Flashcards in Lecture 7 DA Deck (36):
Why are nightflowers usually white?
White is most fluorescent to moonlight.
What is a sepal?
Petal like growth that protects the flower as it develops. The outermost covering.
What are petals?
Used to attract pollinators via colour and fragrance. Larger than sepals.
That is a perianth?
Collective term for petals and sepals.
What is a stamen?
The flower's male unit. Made of a filament, with an anther on its tip, covered in pollen.
What is a carpel?
The flower's female unit. Made of a stigma at the tip, and a style leading to an ovary.
What is a tepal?
When a petal and sepal are indistinguishable, as in tulips and lilies.
What is a calyx?
Where sepals join to the flower.
What is a corolla?
Where petals join to the flower.
Why do some flowers have fused petals?
To filter which pollinators can have access.
What fuses in fused flowers?
What are the two symmetries of flowers? What are the petals like in each?
Star shaped, radially symmetrical. Petals are all similar.
Yoke-shaped, bilaterally symmetrical. Petals are typically different.
Can there be multiple flowers on one stem, or is there only a single one?
Can have single or multiple.
What is a polypetalous, sympetalous, and epipetalous flower?
Petals attached to receptacle and free.
Petals are united.
Stamens attached to the petal.
What do carpels join to?
What do stamens join to?
What is a carpel?
Stigma + ovary.
What is an ovary?
Ovule + protective wall.
What are advanced flowers versus primitive flowers?
Carpels are fused, ie. the ovary is fused to the stigma.
Carpels are free and spirally arranged, cone shaped.
What are the three ovary positions?
Epigynous - ovary below the floral parts.
Perigynous - ovary within the floral parts.
Hypogynous - floral parts below the ovary.
Why are anthers sometimes above the stigma?
So that pollen might fall into it.
What are the two floral formulas?
K? C? A? G(?)
Also P(?) A? G(?) if petals and sepals indistinguishable
K – sepals (if >10, use ∞)
C – petals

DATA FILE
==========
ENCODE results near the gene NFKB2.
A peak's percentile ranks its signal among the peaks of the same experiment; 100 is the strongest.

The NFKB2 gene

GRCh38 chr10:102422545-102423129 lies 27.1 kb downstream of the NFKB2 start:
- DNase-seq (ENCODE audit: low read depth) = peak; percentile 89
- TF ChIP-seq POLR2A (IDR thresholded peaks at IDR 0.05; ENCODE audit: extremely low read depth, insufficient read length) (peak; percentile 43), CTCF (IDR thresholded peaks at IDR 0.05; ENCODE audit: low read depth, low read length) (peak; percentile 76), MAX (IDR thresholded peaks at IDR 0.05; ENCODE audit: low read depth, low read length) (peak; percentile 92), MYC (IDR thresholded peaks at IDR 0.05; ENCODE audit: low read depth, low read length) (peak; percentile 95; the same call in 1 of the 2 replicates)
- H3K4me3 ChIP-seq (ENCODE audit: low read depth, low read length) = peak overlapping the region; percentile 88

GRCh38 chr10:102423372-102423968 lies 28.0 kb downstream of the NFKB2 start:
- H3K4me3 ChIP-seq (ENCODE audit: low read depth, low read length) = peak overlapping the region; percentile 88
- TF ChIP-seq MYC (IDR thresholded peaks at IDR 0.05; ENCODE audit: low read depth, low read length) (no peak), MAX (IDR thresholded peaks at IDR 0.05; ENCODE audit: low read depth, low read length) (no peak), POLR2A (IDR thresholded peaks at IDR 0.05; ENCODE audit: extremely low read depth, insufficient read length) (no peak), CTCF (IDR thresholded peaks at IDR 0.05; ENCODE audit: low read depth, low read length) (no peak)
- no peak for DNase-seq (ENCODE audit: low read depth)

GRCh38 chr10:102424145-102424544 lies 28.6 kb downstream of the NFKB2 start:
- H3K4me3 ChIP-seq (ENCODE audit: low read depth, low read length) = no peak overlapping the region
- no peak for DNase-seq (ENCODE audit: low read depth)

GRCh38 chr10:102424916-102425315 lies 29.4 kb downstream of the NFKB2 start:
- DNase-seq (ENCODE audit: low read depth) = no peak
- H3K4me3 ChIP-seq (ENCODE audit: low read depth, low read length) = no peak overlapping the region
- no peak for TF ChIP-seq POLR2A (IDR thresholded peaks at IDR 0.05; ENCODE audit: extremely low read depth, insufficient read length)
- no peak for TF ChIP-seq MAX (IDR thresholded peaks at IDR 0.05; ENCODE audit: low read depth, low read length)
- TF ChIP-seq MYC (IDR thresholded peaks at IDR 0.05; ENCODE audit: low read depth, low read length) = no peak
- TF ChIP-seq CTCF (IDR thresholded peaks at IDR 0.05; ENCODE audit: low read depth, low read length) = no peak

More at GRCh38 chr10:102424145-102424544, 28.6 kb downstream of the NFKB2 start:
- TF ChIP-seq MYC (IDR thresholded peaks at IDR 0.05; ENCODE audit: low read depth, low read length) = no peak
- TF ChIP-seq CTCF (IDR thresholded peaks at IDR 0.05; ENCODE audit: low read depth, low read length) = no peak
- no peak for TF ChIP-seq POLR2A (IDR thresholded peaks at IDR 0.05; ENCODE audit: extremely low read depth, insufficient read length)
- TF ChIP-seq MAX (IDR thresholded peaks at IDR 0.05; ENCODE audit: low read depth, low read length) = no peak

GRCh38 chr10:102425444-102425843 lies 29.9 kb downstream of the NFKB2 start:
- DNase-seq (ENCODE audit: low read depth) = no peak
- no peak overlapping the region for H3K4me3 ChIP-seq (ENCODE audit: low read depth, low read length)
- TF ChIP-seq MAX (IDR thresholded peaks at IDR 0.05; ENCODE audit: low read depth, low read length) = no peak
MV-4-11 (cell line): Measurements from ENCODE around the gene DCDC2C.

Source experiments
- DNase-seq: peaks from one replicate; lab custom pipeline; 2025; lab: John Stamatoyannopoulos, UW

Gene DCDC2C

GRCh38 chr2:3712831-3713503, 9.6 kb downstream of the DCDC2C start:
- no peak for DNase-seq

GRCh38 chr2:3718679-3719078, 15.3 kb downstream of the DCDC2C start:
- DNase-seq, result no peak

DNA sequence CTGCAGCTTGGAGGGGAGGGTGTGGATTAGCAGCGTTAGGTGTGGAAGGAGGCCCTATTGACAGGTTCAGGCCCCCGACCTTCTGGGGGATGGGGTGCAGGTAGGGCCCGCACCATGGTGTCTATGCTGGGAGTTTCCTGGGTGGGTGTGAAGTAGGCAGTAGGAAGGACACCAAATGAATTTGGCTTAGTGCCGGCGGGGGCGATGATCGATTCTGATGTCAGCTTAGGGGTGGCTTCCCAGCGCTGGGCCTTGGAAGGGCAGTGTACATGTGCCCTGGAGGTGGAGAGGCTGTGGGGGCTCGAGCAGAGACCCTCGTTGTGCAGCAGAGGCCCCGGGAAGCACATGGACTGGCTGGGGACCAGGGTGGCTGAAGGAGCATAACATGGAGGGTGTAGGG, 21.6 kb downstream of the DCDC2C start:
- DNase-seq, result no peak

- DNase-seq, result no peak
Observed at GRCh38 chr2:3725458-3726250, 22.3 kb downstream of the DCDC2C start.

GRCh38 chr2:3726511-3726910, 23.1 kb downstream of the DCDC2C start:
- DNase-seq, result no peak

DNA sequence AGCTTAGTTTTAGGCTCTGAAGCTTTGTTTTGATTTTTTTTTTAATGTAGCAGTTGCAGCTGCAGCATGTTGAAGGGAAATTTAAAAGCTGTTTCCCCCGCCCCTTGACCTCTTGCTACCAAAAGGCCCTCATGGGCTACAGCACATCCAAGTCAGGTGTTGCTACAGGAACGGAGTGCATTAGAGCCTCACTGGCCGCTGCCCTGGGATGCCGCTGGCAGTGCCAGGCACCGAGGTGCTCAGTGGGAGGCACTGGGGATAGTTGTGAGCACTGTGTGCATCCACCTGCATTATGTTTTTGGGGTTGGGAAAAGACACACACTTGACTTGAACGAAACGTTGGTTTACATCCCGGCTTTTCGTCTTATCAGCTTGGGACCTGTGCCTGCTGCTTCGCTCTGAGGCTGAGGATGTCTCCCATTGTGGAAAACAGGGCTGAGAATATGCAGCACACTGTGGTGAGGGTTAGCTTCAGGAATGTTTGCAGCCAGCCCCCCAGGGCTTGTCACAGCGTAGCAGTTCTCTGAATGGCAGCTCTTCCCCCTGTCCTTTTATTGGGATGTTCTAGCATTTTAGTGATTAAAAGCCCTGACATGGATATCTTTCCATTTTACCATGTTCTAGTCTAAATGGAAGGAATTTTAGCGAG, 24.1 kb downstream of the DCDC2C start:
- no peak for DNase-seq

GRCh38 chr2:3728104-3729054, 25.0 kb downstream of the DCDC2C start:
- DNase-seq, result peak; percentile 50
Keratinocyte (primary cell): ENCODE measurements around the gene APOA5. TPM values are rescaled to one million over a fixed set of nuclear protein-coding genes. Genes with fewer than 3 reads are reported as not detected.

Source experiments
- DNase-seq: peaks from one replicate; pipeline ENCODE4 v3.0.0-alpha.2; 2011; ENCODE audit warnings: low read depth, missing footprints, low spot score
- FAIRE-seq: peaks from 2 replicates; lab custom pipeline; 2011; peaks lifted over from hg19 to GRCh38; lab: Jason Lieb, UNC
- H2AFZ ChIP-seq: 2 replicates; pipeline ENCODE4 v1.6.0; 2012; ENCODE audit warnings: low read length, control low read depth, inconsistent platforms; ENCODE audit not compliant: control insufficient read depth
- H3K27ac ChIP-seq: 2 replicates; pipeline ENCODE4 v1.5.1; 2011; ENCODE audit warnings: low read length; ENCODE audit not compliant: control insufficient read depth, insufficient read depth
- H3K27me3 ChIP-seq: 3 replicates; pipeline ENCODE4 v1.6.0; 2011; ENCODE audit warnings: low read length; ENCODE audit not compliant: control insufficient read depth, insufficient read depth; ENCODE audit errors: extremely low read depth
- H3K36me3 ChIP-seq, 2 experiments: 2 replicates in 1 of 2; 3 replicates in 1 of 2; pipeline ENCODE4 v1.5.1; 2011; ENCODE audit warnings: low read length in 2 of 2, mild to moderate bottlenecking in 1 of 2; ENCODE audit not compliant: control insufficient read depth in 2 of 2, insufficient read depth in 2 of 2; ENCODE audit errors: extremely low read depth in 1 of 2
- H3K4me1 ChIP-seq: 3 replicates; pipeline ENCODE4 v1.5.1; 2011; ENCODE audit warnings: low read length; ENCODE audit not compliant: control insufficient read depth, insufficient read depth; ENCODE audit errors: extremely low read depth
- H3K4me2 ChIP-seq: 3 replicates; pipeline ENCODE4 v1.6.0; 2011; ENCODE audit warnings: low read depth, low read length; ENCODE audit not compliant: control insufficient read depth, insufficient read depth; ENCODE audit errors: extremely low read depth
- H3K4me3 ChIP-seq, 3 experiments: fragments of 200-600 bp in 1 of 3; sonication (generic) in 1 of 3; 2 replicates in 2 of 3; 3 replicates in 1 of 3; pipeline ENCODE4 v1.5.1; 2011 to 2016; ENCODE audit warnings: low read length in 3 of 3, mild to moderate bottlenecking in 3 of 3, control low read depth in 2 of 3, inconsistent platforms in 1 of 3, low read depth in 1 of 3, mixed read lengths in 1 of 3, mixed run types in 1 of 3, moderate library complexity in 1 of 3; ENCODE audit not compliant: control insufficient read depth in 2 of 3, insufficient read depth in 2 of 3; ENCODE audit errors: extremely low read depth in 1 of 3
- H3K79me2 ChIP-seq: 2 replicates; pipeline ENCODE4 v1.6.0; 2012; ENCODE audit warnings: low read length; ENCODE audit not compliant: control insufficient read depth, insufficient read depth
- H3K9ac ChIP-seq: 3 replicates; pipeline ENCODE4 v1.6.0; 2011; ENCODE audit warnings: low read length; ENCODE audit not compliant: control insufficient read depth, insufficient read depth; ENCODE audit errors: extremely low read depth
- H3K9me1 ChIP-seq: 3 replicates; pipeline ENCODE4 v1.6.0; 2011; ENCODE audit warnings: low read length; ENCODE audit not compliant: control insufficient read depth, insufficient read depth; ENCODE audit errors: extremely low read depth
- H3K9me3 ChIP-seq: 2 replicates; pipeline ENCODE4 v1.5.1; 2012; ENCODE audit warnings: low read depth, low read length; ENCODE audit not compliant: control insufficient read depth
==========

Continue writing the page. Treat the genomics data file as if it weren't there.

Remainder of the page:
A – stamens
G – carpels
P – perianth
If petals are fused to stamens, draw a line above, connecting A to C to indicate fusion
If epigynous, underline the G, if above, overline G.
What are some causes of failed flowering (6)?
Depends on the species
Environmental, light availability, temperature
What wavelength is more easily absorbed by chlorophyll and by flowers?
Blue light more easily abosrbed by chlorophyll, while red for flowers.
What are the three flower types?
Hermaphroditic - plant has flowers with both male and female units.
Dioecious - plant has either male or female flowers on seperate plants.
Monoecious - plant has both male and female flowers.
Can plants sex change?
Only dioecious can depending on development.
What is an advantage of monoecious and dioecious flowering?
Avoids inbreeding and increases genetic diversity, but more difficult to be pollinated.
What does self pollination involve? What about cross pollination?
Is inbreeding, involves only one plant.
Is outbreeding, involves 2 plants.
What are the characteristics of outbreeder flowers (11)?
Nectar guides (ie. UV light)
Anther distant to the stigma
Lots of pollen
Style extended away from the flower
Stigma is defined
What are the characteristics of inbreeder flowers (11)?
Anther close to stigma
Style within flower
How do cleisogamous flowers pollinate?
The flowers remain closed, and are self pollinated.
How do chasogamous flowers pollinate?
Flowers open, relies on external source for pollination.
How do entomophilous flowers pollinate?
Relies on insects. Flowers are showy and rewarding.
How do anemophilous flowers pollinate?
Wind pollinated. Flowers are small, arent showy.
What are biotic and abiotic vectors for pollen (percentages)?